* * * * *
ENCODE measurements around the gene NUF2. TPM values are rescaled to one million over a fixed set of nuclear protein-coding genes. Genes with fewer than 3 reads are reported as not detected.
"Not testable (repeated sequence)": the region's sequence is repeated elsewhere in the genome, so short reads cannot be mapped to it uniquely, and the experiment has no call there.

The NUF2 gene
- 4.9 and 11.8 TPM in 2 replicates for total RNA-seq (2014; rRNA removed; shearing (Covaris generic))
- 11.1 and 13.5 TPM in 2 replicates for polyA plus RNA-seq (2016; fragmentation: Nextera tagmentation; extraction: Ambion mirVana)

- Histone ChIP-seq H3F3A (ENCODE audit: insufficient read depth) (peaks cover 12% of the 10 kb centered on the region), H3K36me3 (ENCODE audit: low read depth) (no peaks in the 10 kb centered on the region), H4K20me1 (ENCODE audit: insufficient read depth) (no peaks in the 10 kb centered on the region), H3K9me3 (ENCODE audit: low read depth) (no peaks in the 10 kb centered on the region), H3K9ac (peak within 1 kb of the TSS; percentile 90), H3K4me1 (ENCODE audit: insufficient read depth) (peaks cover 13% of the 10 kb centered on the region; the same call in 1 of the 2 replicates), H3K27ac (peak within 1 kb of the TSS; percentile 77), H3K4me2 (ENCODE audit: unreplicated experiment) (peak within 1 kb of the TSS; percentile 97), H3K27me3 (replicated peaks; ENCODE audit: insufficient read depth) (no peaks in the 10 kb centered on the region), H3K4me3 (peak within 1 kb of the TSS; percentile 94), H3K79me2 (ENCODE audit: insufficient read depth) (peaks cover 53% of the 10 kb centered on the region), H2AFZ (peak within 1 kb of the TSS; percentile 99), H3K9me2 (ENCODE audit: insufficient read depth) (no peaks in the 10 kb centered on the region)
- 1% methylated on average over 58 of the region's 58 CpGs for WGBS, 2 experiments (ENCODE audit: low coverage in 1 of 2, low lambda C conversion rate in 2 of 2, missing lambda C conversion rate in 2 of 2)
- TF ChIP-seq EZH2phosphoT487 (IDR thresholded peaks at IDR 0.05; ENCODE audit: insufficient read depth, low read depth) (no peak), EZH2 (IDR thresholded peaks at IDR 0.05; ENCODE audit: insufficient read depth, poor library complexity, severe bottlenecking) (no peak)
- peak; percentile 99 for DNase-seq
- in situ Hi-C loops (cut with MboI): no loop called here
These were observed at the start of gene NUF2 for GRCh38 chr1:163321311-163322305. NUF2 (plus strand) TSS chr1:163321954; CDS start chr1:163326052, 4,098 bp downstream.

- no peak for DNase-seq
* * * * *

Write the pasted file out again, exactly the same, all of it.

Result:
ENCODE measurements around the gene NUF2. TPM values are rescaled to one million over a fixed set of nuclear protein-coding genes. Genes with fewer than 3 reads are reported as not detected.
"Not testable (repeated sequence)": the region's sequence is repeated elsewhere in the genome, so short reads cannot be mapped to it uniquely, and the experiment has no call there.

The NUF2 gene
- 4.9 and 11.8 TPM in 2 replicates for total RNA-seq (2014; rRNA removed; shearing (Covaris generic))
- 11.1 and 13.5 TPM in 2 replicates for polyA plus RNA-seq (2016; fragmentation: Nextera tagmentation; extraction: Ambion mirVana)

- Histone ChIP-seq H3F3A (ENCODE audit: insufficient read depth) (peaks cover 12% of the 10 kb centered on the region), H3K36me3 (ENCODE audit: low read depth) (no peaks in the 10 kb centered on the region), H4K20me1 (ENCODE audit: insufficient read depth) (no peaks in the 10 kb centered on the region), H3K9me3 (ENCODE audit: low read depth) (no peaks in the 10 kb centered on the region), H3K9ac (peak within 1 kb of the TSS; percentile 90), H3K4me1 (ENCODE audit: insufficient read depth) (peaks cover 13% of the 10 kb centered on the region; the same call in 1 of the 2 replicates), H3K27ac (peak within 1 kb of the TSS; percentile 77), H3K4me2 (ENCODE audit: unreplicated experiment) (peak within 1 kb of the TSS; percentile 97), H3K27me3 (replicated peaks; ENCODE audit: insufficient read depth) (no peaks in the 10 kb centered on the region), H3K4me3 (peak within 1 kb of the TSS; percentile 94), H3K79me2 (ENCODE audit: insufficient read depth) (peaks cover 53% of the 10 kb centered on the region), H2AFZ (peak within 1 kb of the TSS; percentile 99), H3K9me2 (ENCODE audit: insufficient read depth) (no peaks in the 10 kb centered on the region)
- 1% methylated on average over 58 of the region's 58 CpGs for WGBS, 2 experiments (ENCODE audit: low coverage in 1 of 2, low lambda C conversion rate in 2 of 2, missing lambda C conversion rate in 2 of 2)
- TF ChIP-seq EZH2phosphoT487 (IDR thresholded peaks at IDR 0.05; ENCODE audit: insufficient read depth, low read depth) (no peak), EZH2 (IDR thresholded peaks at IDR 0.05; ENCODE audit: insufficient read depth, poor library complexity, severe bottlenecking) (no peak)
- peak; percentile 99 for DNase-seq
- in situ Hi-C loops (cut with MboI): no loop called here
These were observed at the start of gene NUF2 for GRCh38 chr1:163321311-163322305. NUF2 (plus strand) TSS chr1:163321954; CDS start chr1:163326052, 4,098 bp downstream.

- no peak for DNase-seq